Something that has been bothering me a lot lately is how little we know about Earth's climate and how the oceans, land, ice, weather, and atmosphere interact. I'm not here to diss climate scientists; in fact, kudos to them for embarking on a journey to explore a complicated interconnected web of Earth systems. 

No. Instead, I'm talking about everything I've been learning about the effects climate change. Our world is changing in ways that we couldn't have predicted. In fact, climate change is making some areas warmer, some colder, some wetter, some drier, some stormier, and some calmer in a complicated web of cause and effect.

Here is a chart from the National Oceanic and Atmospheric Administration (NOAA) on some climate anomalies from August 2016:

(Image Credit: NOAA)

(Image Credit: NOAA)

I'd like to take some time to focus on some of the surprising results of climate change that we see here. It turns out that climate change doesn't always imply global warming. There's the famous example of a senator throwing a snowball to disprove 'global warming' on the floor of the senate. And you have to think, he sort of has a point.

For example, the Antarctic sea ice extent is above average this year. I've been talking to a glaciologist who says that the ocean ice has actually built up over the last year as a result of increased precipitation in the region.

This increased precipitation is an interesting effect of climate change because it means our atmosphere is changing it's normal behavior. This can be devastating as we've seen in the floods in Louisiana, for example, which were made more extreme as a result of climate change. 

However, if you look to the north to the Arctic sea ice extent, you'll notice that it is 23.1% below the 1981-2010 average. So the northern ice is melting while the Antarctic sea ice is increasing. Slightly. The net effect is a decrease in ice and thus an increase in global sea levels. 

There is a lesson to be learned here. If we're talking about global climate change, we have to think both long-term and globally. Although there are often surprising local effects such as extreme weather and colder temperatures that occur due to previously unseen interactions between the ocean currents, atmosphere, and changing weather patterns, the August 2016 report and other studies show that the earth is warming. Globally.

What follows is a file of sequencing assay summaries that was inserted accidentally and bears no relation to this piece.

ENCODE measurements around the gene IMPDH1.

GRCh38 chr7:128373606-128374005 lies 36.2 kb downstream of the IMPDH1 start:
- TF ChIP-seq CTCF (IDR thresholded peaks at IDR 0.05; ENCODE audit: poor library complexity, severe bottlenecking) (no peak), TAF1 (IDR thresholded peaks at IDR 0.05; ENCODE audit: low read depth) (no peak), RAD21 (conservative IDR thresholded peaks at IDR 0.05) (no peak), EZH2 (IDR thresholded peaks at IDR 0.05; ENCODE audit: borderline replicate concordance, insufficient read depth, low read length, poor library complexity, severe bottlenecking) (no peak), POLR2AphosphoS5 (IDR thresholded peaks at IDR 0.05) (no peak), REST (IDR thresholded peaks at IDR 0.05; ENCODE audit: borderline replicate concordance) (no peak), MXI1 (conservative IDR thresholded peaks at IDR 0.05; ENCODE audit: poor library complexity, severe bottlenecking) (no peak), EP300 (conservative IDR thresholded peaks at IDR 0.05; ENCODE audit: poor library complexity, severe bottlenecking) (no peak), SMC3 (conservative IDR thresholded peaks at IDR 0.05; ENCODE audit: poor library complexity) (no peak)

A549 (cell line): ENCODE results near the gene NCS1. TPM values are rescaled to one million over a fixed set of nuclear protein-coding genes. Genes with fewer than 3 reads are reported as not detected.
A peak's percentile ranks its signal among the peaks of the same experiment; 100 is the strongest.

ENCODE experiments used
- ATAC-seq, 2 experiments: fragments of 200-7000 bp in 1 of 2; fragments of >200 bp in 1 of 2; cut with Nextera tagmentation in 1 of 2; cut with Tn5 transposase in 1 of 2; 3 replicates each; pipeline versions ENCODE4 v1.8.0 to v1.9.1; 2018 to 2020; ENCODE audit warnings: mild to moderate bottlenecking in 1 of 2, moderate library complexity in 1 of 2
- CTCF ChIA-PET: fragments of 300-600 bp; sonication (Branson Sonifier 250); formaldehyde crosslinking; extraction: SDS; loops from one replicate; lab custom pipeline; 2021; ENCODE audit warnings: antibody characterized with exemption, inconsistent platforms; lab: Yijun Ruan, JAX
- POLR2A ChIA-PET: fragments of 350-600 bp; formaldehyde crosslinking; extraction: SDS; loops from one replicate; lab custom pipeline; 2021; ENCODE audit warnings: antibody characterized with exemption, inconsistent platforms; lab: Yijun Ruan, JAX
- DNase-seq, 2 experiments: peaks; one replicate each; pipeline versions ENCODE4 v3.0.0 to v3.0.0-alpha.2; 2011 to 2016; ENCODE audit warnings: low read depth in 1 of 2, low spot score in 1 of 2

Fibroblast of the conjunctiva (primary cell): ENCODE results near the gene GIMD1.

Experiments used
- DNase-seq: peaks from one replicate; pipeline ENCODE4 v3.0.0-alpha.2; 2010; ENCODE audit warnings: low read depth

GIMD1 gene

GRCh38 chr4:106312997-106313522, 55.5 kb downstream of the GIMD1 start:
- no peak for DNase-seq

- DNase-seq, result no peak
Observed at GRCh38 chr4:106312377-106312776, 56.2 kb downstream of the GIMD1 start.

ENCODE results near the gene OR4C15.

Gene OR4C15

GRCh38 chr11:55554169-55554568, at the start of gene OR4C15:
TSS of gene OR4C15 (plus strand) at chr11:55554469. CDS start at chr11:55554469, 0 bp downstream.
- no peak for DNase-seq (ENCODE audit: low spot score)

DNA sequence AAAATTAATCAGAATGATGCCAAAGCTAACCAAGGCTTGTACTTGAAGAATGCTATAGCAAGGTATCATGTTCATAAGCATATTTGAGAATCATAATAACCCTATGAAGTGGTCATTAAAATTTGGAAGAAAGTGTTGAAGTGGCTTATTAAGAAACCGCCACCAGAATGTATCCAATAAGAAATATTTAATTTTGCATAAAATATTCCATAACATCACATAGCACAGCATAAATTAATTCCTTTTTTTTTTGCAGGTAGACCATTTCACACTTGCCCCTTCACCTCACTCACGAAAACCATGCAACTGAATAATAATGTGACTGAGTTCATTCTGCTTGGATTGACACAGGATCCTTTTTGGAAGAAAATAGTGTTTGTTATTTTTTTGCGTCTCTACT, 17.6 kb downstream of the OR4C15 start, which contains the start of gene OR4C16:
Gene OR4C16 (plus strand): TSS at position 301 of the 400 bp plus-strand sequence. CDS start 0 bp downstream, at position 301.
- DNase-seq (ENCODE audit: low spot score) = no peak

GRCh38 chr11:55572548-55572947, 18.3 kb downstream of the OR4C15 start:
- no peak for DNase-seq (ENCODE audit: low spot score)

As we're learning, this global change drives smaller, sometimes devastating effects as well as the long term concern of higher sea levels (which have equally, if not more devastating effects on global economies, coastal cities and habitats, international displacement, etc, etc). 

So as our home planet changes, let's keep our eyes and ears open to the new (sometimes scary, sometimes fascinating, sometimes both) ways that our climate changes and evolves. Because now, more than ever, it's increasingly important to understand the interconnected climate web of our home planet.

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A big week for the moon

It's easy to go about your days and nights here on Earth and ignore that giant companion that orbits us. However, this week a lot is going on for the moon, so let's give it some attention.

The moon during a lunar eclipse often appears red due to refraction from light bending through Earth's atmosphere. Blue light is higher energy, so it tends to be scattered away by particles in our atmosphere. Hence, only the red light survives to reflect off the lunar surface.  (Image Credit: Alfredo Garcia, Jr., Flickr)

The moon during a lunar eclipse often appears red due to refraction from light bending through Earth's atmosphere. Blue light is higher energy, so it tends to be scattered away by particles in our atmosphere. Hence, only the red light survives to reflect off the lunar surface. 

(Image Credit: Alfredo Garcia, Jr., Flickr)

First off, it's a full moon tonight! Specifically, a Harvest moon. In some parts of the world it's also a lunar eclipse tonight, although not for North and South America. Bummer for us.